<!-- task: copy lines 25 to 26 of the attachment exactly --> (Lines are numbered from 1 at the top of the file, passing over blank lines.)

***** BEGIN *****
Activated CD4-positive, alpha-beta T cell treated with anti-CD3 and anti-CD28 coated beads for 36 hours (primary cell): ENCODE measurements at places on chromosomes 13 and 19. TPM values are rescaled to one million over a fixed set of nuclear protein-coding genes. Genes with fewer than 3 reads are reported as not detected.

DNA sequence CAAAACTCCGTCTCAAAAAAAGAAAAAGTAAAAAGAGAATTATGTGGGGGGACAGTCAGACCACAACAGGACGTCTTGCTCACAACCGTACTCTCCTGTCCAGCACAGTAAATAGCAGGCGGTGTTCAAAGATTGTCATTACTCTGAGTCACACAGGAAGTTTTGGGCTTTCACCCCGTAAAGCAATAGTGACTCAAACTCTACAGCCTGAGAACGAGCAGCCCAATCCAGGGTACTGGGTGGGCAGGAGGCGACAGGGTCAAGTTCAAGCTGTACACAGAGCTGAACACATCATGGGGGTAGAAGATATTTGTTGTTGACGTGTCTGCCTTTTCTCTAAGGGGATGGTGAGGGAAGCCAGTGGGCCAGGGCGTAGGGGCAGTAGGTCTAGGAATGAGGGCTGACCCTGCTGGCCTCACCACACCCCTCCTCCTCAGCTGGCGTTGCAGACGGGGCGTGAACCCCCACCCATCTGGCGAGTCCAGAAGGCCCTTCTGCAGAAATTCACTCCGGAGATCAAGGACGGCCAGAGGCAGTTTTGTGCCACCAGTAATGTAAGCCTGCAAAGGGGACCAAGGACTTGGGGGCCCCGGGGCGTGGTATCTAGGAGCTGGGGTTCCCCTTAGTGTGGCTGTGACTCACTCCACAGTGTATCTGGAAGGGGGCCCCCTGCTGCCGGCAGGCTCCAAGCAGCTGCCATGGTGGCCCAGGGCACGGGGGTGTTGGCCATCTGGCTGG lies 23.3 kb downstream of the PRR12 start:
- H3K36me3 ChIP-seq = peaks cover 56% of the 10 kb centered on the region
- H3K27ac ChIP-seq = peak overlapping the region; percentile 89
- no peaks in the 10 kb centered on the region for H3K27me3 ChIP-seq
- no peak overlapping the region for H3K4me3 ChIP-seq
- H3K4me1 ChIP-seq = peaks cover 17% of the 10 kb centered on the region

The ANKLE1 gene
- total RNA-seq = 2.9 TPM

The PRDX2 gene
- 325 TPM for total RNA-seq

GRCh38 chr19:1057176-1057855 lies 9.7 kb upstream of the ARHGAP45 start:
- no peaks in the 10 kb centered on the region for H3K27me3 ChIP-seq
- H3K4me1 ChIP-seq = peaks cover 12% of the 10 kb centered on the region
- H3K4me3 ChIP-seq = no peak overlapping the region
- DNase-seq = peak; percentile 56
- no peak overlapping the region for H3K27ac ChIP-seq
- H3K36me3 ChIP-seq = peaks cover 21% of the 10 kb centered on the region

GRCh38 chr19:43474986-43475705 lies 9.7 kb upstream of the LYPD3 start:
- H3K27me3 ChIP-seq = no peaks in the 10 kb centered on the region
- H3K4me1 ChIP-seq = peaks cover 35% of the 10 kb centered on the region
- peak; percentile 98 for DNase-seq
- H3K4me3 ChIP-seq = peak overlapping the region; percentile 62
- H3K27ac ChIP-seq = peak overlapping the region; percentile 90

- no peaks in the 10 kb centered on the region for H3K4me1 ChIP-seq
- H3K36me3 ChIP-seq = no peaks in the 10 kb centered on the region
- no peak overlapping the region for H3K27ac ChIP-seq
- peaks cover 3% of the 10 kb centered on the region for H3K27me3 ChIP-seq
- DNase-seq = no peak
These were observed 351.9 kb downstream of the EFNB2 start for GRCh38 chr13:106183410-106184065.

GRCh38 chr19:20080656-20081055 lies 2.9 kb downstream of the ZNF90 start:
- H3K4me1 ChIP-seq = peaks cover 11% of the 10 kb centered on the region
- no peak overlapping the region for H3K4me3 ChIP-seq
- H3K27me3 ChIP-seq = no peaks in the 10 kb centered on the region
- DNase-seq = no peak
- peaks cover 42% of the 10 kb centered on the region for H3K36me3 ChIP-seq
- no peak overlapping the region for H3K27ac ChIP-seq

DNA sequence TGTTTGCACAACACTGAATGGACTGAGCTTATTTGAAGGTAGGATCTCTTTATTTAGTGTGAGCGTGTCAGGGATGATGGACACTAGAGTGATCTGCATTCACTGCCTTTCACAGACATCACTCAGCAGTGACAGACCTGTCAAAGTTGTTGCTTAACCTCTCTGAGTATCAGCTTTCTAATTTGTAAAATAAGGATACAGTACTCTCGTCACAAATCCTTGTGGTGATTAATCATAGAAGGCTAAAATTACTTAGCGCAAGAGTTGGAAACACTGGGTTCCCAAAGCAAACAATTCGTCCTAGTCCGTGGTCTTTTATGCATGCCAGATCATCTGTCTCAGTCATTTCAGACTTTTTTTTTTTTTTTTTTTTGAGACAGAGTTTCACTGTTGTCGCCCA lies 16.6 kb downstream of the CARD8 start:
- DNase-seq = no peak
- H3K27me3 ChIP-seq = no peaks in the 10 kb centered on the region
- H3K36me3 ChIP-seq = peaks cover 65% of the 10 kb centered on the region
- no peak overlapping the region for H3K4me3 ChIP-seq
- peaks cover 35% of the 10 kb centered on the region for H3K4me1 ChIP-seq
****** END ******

- no peaks in the 10 kb centered on the region for H3K4me1 ChIP-seq
- H3K36me3 ChIP-seq = no peaks in the 10 kb centered on the region